What to Expect at Your First Appointment

After you check in at the front desk, you will fill out several forms. These forms ask questions such as your name, address, academic standing, as well as other demographic information. The forms will also ask questions about symptoms that you may or may not be experiencing. A counselor will then come to greet you and take you to his or her office.

This appointment is called an “intake” and is typically used to gather information about you and what brought you in to see us. The counselor will use this information as well as the information you completed on the forms, to better understand who you are and how we can best help you. In some cases, your needs may be better met by a clinician or agency outside of Counseling Services.

It is common to feel a little nervous and self-conscious during your intake appointment. In fact, it may be helpful to share these feelings with the counselor. Counseling services are confidential. That means that we are mandated by law to not release any information that you share with us to anyone else. There are a few exceptions. If we believe that you are an imminent risk of harming yourself or someone else, we must take action to protect you or that other person. If we suspect that a child, elderly, or disabled person is being abused, we must report that to the appropriate authorities. Finally, we must comply should a judge issue a court order for our records. If you have any questions about confidentiality, you will have the opportunity to ask the counselor at the time of your intake.

After your intake, your counselor will prompt you to set up your first counseling appointment the following week. Typically, you will meet with your counselor for a 50-minute session each week. Your appointment will generally be at the same time each week. At the end of your appointment, your counselor will schedule you for your next appointment or prompt you to book an appointment at your convenience using our Online Booking Site.

What To Expect From The Counseling Process

  • Identification of ways to cope with each student's individual problems
  • Talk to a person in a safe, non-judgmental environment
  • Emotional support
  • Assistance with determining career goals
  • Students are seen by appointment only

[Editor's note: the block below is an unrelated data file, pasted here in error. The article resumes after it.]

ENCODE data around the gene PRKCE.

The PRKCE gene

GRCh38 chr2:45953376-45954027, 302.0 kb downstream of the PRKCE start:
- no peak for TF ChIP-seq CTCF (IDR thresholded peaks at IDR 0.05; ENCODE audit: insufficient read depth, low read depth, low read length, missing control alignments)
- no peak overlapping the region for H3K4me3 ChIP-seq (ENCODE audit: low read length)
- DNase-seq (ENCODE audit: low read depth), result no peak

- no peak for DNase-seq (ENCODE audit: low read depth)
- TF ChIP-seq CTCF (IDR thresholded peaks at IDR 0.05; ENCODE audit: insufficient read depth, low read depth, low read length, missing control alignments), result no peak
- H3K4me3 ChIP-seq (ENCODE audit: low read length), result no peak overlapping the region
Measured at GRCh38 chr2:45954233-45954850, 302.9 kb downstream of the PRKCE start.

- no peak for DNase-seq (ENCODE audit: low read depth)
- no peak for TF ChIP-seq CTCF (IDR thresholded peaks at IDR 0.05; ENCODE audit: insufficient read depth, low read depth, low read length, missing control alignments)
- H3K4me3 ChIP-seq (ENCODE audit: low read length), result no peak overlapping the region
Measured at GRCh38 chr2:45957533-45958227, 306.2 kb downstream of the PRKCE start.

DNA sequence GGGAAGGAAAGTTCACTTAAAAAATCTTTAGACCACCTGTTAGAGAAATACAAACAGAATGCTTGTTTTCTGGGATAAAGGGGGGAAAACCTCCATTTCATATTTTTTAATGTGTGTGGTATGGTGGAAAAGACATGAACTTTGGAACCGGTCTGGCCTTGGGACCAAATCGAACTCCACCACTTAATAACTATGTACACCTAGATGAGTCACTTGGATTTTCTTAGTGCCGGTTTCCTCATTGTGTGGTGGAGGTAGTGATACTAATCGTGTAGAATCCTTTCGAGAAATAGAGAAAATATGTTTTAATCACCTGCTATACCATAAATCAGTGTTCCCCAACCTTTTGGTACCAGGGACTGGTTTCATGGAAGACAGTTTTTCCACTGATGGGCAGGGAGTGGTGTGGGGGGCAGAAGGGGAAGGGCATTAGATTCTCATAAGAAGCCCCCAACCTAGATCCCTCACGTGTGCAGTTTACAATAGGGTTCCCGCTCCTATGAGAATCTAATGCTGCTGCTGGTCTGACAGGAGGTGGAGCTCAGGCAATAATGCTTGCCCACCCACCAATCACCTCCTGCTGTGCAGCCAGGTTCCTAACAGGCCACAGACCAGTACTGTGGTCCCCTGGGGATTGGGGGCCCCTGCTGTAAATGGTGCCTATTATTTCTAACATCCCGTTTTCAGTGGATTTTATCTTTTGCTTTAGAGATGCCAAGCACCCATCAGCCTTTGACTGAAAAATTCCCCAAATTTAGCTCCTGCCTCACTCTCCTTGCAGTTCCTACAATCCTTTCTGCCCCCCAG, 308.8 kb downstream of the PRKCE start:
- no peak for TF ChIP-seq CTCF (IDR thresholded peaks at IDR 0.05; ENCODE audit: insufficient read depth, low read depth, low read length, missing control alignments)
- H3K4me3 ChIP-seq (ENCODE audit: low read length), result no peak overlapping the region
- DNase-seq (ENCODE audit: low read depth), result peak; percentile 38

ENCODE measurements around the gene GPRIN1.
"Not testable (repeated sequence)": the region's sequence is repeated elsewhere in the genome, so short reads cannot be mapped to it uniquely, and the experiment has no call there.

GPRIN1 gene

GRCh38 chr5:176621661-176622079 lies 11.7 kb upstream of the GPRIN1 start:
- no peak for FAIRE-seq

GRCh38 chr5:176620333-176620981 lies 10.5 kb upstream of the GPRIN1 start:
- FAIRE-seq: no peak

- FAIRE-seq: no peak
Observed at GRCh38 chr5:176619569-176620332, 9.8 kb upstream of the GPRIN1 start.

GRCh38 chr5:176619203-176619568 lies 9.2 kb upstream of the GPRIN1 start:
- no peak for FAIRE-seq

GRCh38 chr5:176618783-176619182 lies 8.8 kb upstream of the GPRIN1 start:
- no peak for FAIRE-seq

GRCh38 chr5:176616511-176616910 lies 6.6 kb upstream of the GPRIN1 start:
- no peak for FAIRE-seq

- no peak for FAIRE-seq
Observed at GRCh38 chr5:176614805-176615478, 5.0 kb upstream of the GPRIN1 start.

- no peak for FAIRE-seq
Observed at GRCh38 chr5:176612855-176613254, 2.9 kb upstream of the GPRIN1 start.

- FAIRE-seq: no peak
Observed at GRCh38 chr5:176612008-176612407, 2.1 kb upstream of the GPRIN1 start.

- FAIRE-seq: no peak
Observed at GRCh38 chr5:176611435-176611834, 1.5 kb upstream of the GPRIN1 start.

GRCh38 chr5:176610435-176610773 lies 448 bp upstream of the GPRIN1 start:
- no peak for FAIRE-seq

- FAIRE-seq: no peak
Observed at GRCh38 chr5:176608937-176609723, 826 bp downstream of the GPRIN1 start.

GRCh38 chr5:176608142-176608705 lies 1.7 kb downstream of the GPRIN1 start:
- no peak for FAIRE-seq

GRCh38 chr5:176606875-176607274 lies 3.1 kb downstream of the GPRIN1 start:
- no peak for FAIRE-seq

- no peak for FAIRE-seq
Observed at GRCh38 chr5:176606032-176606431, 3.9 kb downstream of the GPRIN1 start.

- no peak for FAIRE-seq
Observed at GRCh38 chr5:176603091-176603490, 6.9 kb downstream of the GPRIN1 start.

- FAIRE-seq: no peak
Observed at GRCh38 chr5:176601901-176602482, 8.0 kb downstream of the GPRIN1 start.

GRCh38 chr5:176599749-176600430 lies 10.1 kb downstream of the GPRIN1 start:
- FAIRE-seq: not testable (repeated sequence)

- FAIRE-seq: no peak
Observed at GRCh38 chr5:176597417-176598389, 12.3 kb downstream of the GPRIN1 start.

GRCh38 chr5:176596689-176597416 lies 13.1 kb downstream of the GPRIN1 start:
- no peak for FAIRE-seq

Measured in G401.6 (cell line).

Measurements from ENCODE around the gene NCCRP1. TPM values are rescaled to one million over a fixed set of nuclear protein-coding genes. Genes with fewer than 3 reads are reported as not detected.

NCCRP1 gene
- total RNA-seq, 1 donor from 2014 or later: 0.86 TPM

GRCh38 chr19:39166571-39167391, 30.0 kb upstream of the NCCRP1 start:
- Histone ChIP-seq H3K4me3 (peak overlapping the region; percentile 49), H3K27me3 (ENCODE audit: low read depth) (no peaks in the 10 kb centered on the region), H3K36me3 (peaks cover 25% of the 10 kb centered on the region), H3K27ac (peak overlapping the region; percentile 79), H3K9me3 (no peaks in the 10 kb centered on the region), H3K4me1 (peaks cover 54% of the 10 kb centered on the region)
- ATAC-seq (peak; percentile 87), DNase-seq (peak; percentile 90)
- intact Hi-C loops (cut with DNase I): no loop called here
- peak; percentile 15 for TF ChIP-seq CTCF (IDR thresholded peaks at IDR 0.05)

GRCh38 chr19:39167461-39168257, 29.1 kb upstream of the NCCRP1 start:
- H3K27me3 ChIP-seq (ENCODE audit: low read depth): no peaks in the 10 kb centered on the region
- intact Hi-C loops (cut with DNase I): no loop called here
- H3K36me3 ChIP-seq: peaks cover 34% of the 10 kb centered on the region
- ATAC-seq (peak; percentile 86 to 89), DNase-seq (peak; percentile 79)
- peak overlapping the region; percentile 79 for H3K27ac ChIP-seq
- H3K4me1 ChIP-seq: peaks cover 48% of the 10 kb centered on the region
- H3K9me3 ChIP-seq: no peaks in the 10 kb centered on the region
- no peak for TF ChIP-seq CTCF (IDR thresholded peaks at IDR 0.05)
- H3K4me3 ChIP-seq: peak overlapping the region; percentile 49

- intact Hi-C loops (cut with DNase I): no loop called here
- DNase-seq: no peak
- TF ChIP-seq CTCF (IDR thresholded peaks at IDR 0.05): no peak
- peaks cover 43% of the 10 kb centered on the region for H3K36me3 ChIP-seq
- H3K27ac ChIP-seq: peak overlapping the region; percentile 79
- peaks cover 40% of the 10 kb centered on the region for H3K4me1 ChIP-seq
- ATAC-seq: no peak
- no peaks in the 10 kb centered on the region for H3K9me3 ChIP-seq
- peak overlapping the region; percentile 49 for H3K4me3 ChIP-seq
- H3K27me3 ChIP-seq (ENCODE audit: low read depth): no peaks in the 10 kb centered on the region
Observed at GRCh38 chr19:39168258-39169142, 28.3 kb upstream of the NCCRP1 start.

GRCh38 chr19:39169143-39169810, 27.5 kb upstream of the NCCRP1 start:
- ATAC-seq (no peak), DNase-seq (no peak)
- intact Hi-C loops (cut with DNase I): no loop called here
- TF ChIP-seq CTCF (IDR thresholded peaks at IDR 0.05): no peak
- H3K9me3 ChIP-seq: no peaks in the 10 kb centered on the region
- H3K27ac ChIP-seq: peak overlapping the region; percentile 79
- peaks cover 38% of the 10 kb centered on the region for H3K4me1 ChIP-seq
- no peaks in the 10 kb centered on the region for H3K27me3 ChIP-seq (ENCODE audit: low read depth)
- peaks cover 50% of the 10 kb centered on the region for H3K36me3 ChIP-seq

• Weekly sessions are 50 minutes in length

What Not to Expect

  • Magical solutions
  • Judgmental advice
  • The counselor to "fix" the problem

The Culturally Different Student
The culturally different student may be: (a) the American student who is bicultural and sees him/herself as an ethnic minority, (b) the International student who is studying for a degree and may return to his/her home nation, or (c) the immigrant who is relatively new to the United States and remains culturally identified with his/her birth nationality. Students who are culturally different may feel isolated in the university setting. They often believe that they must handle personal problems on their own and may wait until their distress is acute before seeking assistance.

Because of cultural masking and our own inexperience and/or discomfort with people who are different, the initial assessment of distress is often difficult. For the most part, problems described in this brochure are also discernible in the culturally different population. However, difficulty in assessing emotional distress in the culturally different individual is compounded by differences in cultural norms of behavior, emotional expression, sense of privacy and personal discomfort with mainstream American culture. If you encounter a culturally different individual who may be experiencing distress, it is important to make some contact with him/her and express your concerns, just as you would with any other student. Although it would be helpful to be knowledgeable about the person's own culture, it is much better to reach out than to hold back for fear of violating cultural rules or boundaries. If the student does not accept your offer of help, you might want to suggest talking with someone else on campus, possibly someone who may be knowledgeable about the students' background. Remember to reach out to this person since he/she may find it difficult to seek assistance from you.

Your Confidentiality

Information shared with a counselor will be kept confidential. Except for under circumstances identified below, information nor records will not be shared with anyone without permission from the student. Limits to confidentiality include:

  • The student is under the age of 18
  • The student threatens harm to themselves or someone else
  • There is knowledge of sexual or physical abuse to a child
  • There is a court order mandating the release of the records

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